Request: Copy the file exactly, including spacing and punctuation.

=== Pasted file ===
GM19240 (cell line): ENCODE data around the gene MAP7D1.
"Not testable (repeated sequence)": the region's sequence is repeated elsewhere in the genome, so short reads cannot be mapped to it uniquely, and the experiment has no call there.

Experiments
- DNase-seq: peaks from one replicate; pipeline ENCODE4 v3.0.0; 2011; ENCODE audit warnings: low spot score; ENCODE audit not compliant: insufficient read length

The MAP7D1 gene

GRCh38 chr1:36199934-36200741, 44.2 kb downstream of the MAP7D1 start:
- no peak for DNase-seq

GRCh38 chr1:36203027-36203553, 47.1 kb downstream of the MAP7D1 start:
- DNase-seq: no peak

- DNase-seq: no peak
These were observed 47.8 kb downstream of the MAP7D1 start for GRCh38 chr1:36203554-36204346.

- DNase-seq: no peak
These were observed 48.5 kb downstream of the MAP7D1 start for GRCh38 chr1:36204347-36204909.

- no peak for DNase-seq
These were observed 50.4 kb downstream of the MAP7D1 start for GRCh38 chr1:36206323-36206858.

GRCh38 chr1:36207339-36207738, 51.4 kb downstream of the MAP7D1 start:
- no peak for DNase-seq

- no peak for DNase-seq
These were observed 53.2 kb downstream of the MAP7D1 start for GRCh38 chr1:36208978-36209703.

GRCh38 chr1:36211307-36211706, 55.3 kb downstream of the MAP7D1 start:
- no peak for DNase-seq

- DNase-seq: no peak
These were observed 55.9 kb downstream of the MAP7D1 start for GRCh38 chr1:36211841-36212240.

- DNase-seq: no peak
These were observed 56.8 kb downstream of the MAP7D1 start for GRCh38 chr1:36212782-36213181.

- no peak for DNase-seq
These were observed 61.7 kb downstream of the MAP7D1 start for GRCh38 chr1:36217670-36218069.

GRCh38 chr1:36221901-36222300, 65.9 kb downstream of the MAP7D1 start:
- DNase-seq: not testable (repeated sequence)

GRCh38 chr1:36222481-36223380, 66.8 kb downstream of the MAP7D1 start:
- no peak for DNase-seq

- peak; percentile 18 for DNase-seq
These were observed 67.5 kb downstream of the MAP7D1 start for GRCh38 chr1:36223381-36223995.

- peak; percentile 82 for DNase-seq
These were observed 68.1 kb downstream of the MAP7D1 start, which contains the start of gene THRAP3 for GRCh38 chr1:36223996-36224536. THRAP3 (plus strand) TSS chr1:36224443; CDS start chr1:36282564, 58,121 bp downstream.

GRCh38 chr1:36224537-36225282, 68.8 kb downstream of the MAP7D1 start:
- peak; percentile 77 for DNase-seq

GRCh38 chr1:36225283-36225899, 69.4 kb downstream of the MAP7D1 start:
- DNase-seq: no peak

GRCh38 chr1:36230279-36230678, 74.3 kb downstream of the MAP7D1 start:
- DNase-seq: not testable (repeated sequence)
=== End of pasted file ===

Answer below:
GM19240 (cell line): ENCODE data around the gene MAP7D1.
"Not testable (repeated sequence)": the region's sequence is repeated elsewhere in the genome, so short reads cannot be mapped to it uniquely, and the experiment has no call there.

Experiments
- DNase-seq: peaks from one replicate; pipeline ENCODE4 v3.0.0; 2011; ENCODE audit warnings: low spot score; ENCODE audit not compliant: insufficient read length

The MAP7D1 gene

GRCh38 chr1:36199934-36200741, 44.2 kb downstream of the MAP7D1 start:
- no peak for DNase-seq

GRCh38 chr1:36203027-36203553, 47.1 kb downstream of the MAP7D1 start:
- DNase-seq: no peak

- DNase-seq: no peak
These were observed 47.8 kb downstream of the MAP7D1 start for GRCh38 chr1:36203554-36204346.

- DNase-seq: no peak
These were observed 48.5 kb downstream of the MAP7D1 start for GRCh38 chr1:36204347-36204909.

- no peak for DNase-seq
These were observed 50.4 kb downstream of the MAP7D1 start for GRCh38 chr1:36206323-36206858.

GRCh38 chr1:36207339-36207738, 51.4 kb downstream of the MAP7D1 start:
- no peak for DNase-seq

- no peak for DNase-seq
These were observed 53.2 kb downstream of the MAP7D1 start for GRCh38 chr1:36208978-36209703.

GRCh38 chr1:36211307-36211706, 55.3 kb downstream of the MAP7D1 start:
- no peak for DNase-seq

- DNase-seq: no peak
These were observed 55.9 kb downstream of the MAP7D1 start for GRCh38 chr1:36211841-36212240.

- DNase-seq: no peak
These were observed 56.8 kb downstream of the MAP7D1 start for GRCh38 chr1:36212782-36213181.

- no peak for DNase-seq
These were observed 61.7 kb downstream of the MAP7D1 start for GRCh38 chr1:36217670-36218069.

GRCh38 chr1:36221901-36222300, 65.9 kb downstream of the MAP7D1 start:
- DNase-seq: not testable (repeated sequence)

GRCh38 chr1:36222481-36223380, 66.8 kb downstream of the MAP7D1 start:
- no peak for DNase-seq

- peak; percentile 18 for DNase-seq
These were observed 67.5 kb downstream of the MAP7D1 start for GRCh38 chr1:36223381-36223995.

- peak; percentile 82 for DNase-seq
These were observed 68.1 kb downstream of the MAP7D1 start, which contains the start of gene THRAP3 for GRCh38 chr1:36223996-36224536. THRAP3 (plus strand) TSS chr1:36224443; CDS start chr1:36282564, 58,121 bp downstream.

GRCh38 chr1:36224537-36225282, 68.8 kb downstream of the MAP7D1 start:
- peak; percentile 77 for DNase-seq

GRCh38 chr1:36225283-36225899, 69.4 kb downstream of the MAP7D1 start:
- DNase-seq: no peak

GRCh38 chr1:36230279-36230678, 74.3 kb downstream of the MAP7D1 start:
- DNase-seq: not testable (repeated sequence)